House of Commons Hansard #64 of the 39th Parliament, 1st Session. (The original version is on Parliament's site.) The word of the day was board.

Topics

Government Programs
Oral Questions

2:30 p.m.

Liberal

The Speaker Peter Milliken

Order, order. I can hardly hear a word the minister is saying. There is continual yelling. She has another 15 seconds. We will have some order. The hon. Minister of International Cooperation and Minister for la Francophonie and Official Languages.

Government Programs
Oral Questions

2:30 p.m.

Conservative

Josée Verner Louis-Saint-Laurent, QC

Mr. Speaker, we have done an awful lot and I had not even finished.

Last week, I announced $660,000 in financial support for the Fédération des communautés francophones et acadienne to hold a summit of the Canadian Francophonie.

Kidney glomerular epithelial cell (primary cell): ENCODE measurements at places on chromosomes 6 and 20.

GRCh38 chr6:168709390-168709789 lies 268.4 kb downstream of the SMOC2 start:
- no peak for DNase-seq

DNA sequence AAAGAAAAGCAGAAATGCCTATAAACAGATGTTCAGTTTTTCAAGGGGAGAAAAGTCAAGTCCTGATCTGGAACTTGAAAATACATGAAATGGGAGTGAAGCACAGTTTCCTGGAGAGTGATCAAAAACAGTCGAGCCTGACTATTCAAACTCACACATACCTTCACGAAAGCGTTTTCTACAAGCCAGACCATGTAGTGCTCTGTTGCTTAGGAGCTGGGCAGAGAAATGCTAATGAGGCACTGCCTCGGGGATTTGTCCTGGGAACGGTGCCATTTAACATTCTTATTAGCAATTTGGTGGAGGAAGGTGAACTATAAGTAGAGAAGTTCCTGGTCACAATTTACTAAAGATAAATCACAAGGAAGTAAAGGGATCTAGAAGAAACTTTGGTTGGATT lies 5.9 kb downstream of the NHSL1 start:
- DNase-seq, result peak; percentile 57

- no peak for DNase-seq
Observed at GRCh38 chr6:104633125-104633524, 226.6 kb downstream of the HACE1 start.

Government Programs
Oral Questions

2:30 p.m.

An hon. member

Resign!

Government Programs
Oral Questions

2:35 p.m.

Liberal

The Speaker Peter Milliken

The hon. member for Bourassa should be more careful. It is getting too noisy.

The hon. member for Newmarket—Aurora has the floor.

Status of Women
Oral Questions

2:35 p.m.

Liberal

Belinda Stronach Newmarket—Aurora, ON

Mr. Speaker, the Minister of the Environment drives a car with a bumper sticker which says, “A woman's place is in the house, the senate and the oval office”. That is a great sentiment if we were all Americans, but it is too bad that she did not advocate for rights and equality for Canadian women within her own cabinet.

In fact, the six women in cabinet sat back, said and did nothing, while equality was dropped as part of this government's mandate.

On the anniversary of Persons Day I ask the minister responsible this question. How does it feel to be the person who eliminated equality as a benchmark for Canadian women?